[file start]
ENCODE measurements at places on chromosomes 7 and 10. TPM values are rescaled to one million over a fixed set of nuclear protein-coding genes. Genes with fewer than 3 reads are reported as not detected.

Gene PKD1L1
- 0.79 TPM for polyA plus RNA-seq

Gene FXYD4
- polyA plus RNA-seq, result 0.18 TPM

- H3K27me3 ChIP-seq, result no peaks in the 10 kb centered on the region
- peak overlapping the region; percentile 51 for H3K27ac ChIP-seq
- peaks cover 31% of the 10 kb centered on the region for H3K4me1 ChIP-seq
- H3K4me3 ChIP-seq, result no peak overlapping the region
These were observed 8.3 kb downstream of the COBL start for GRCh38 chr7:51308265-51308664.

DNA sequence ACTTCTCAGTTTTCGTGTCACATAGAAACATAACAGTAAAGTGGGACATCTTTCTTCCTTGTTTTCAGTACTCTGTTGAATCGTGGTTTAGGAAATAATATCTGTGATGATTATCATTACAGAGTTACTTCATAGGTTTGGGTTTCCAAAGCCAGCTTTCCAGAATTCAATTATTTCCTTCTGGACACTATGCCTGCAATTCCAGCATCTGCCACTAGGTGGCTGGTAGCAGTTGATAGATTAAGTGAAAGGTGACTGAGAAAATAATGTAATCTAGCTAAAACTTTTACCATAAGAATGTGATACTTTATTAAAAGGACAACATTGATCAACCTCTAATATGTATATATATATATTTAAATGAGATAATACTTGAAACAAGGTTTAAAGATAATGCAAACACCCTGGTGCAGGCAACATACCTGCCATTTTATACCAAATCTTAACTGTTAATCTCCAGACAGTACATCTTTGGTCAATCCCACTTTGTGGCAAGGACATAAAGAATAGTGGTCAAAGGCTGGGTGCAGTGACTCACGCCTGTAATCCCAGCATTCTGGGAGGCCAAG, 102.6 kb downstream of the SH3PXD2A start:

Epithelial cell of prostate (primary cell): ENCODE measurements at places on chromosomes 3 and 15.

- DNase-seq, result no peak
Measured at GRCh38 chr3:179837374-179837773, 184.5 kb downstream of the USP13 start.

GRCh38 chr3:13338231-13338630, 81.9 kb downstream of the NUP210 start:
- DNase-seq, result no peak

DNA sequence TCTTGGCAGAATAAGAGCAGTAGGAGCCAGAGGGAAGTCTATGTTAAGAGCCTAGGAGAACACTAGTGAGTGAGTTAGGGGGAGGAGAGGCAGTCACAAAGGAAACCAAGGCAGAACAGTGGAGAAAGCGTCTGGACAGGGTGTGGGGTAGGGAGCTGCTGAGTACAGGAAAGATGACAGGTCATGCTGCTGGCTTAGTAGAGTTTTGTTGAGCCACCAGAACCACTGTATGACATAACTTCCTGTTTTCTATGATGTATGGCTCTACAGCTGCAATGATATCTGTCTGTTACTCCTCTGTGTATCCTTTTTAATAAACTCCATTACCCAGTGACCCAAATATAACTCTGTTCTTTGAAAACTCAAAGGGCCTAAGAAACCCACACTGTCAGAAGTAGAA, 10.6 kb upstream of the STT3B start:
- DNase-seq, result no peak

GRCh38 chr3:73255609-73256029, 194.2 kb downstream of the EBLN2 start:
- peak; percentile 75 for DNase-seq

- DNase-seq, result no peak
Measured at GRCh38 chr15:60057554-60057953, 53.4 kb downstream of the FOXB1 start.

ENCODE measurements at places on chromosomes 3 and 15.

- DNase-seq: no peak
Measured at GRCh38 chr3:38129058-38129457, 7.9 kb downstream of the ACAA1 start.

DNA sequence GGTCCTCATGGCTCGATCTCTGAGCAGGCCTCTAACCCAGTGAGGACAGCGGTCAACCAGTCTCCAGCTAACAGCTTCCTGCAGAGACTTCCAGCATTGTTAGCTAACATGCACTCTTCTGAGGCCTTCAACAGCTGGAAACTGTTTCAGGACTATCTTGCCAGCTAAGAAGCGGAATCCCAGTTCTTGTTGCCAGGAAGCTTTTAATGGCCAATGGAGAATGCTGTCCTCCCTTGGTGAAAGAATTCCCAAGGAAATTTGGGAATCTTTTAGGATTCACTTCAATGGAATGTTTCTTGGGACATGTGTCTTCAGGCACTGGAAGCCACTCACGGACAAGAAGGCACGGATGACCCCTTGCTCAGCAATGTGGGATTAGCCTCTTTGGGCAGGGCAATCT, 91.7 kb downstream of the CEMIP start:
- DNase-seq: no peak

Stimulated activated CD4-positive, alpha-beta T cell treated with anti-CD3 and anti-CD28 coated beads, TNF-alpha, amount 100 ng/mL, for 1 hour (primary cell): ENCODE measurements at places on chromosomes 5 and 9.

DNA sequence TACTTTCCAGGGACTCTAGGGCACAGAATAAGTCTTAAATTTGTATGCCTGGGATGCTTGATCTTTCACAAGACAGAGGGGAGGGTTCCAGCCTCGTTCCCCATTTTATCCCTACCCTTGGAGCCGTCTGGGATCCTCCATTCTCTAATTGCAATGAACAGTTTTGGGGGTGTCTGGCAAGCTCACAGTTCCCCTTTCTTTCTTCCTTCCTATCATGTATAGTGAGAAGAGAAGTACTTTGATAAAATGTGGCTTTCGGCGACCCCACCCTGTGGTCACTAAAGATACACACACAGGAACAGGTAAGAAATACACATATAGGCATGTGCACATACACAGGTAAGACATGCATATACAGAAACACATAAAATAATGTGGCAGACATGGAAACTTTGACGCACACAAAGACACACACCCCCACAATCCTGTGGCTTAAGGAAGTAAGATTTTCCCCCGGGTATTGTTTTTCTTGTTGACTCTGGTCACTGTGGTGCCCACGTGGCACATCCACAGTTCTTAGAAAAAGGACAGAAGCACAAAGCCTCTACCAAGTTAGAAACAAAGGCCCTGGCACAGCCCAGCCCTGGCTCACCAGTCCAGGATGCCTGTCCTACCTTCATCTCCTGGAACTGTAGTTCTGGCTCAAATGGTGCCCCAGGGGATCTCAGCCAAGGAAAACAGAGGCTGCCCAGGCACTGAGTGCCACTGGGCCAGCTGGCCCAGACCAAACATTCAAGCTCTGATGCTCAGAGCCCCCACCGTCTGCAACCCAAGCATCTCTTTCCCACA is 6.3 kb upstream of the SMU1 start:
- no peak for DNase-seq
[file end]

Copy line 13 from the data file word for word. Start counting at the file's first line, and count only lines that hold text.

- DNase-seq, result no peak